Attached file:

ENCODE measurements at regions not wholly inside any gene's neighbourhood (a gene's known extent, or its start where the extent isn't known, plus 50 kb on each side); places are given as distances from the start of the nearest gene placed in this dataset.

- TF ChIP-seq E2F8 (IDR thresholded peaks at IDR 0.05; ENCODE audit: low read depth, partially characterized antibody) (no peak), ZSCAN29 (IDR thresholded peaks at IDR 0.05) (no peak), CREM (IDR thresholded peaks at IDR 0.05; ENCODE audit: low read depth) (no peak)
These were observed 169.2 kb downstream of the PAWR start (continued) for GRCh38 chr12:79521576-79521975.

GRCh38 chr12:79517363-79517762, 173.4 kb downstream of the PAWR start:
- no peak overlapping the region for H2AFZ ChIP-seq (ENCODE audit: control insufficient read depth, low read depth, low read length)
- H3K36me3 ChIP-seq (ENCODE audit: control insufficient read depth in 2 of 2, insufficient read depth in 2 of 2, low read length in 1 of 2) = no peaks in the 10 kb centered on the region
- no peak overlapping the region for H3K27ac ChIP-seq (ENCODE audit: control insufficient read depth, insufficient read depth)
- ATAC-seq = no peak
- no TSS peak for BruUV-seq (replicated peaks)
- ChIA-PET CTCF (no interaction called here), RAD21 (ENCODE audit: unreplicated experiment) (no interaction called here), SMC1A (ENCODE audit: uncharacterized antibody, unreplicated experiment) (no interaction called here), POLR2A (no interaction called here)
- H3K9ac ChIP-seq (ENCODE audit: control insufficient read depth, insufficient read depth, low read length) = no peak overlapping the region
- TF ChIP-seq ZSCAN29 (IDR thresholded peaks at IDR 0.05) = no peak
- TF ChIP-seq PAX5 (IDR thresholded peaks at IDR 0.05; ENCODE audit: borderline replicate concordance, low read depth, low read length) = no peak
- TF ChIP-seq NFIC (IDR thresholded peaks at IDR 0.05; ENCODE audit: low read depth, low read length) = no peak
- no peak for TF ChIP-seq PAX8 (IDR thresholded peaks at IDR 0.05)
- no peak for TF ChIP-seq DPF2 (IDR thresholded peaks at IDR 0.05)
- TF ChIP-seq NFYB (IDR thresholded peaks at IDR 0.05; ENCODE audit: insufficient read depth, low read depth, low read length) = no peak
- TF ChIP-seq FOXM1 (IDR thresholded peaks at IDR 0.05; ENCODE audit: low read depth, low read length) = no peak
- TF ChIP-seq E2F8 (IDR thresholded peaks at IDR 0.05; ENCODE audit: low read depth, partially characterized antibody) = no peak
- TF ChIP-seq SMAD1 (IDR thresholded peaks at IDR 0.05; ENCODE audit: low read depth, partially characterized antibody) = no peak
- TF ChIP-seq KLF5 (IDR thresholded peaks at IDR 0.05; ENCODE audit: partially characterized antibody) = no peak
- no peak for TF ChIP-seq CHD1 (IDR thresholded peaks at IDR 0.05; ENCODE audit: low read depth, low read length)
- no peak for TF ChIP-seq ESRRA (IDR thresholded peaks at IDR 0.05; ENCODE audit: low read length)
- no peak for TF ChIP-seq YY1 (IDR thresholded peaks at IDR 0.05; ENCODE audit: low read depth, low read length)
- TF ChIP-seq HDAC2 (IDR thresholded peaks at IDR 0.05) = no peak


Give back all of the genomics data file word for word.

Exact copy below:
ENCODE measurements at regions not wholly inside any gene's neighbourhood (a gene's known extent, or its start where the extent isn't known, plus 50 kb on each side); places are given as distances from the start of the nearest gene placed in this dataset.

- TF ChIP-seq E2F8 (IDR thresholded peaks at IDR 0.05; ENCODE audit: low read depth, partially characterized antibody) (no peak), ZSCAN29 (IDR thresholded peaks at IDR 0.05) (no peak), CREM (IDR thresholded peaks at IDR 0.05; ENCODE audit: low read depth) (no peak)
These were observed 169.2 kb downstream of the PAWR start (continued) for GRCh38 chr12:79521576-79521975.

GRCh38 chr12:79517363-79517762, 173.4 kb downstream of the PAWR start:
- no peak overlapping the region for H2AFZ ChIP-seq (ENCODE audit: control insufficient read depth, low read depth, low read length)
- H3K36me3 ChIP-seq (ENCODE audit: control insufficient read depth in 2 of 2, insufficient read depth in 2 of 2, low read length in 1 of 2) = no peaks in the 10 kb centered on the region
- no peak overlapping the region for H3K27ac ChIP-seq (ENCODE audit: control insufficient read depth, insufficient read depth)
- ATAC-seq = no peak
- no TSS peak for BruUV-seq (replicated peaks)
- ChIA-PET CTCF (no interaction called here), RAD21 (ENCODE audit: unreplicated experiment) (no interaction called here), SMC1A (ENCODE audit: uncharacterized antibody, unreplicated experiment) (no interaction called here), POLR2A (no interaction called here)
- H3K9ac ChIP-seq (ENCODE audit: control insufficient read depth, insufficient read depth, low read length) = no peak overlapping the region
- TF ChIP-seq ZSCAN29 (IDR thresholded peaks at IDR 0.05) = no peak
- TF ChIP-seq PAX5 (IDR thresholded peaks at IDR 0.05; ENCODE audit: borderline replicate concordance, low read depth, low read length) = no peak
- TF ChIP-seq NFIC (IDR thresholded peaks at IDR 0.05; ENCODE audit: low read depth, low read length) = no peak
- no peak for TF ChIP-seq PAX8 (IDR thresholded peaks at IDR 0.05)
- no peak for TF ChIP-seq DPF2 (IDR thresholded peaks at IDR 0.05)
- TF ChIP-seq NFYB (IDR thresholded peaks at IDR 0.05; ENCODE audit: insufficient read depth, low read depth, low read length) = no peak
- TF ChIP-seq FOXM1 (IDR thresholded peaks at IDR 0.05; ENCODE audit: low read depth, low read length) = no peak
- TF ChIP-seq E2F8 (IDR thresholded peaks at IDR 0.05; ENCODE audit: low read depth, partially characterized antibody) = no peak
- TF ChIP-seq SMAD1 (IDR thresholded peaks at IDR 0.05; ENCODE audit: low read depth, partially characterized antibody) = no peak
- TF ChIP-seq KLF5 (IDR thresholded peaks at IDR 0.05; ENCODE audit: partially characterized antibody) = no peak
- no peak for TF ChIP-seq CHD1 (IDR thresholded peaks at IDR 0.05; ENCODE audit: low read depth, low read length)
- no peak for TF ChIP-seq ESRRA (IDR thresholded peaks at IDR 0.05; ENCODE audit: low read length)
- no peak for TF ChIP-seq YY1 (IDR thresholded peaks at IDR 0.05; ENCODE audit: low read depth, low read length)
- TF ChIP-seq HDAC2 (IDR thresholded peaks at IDR 0.05) = no peak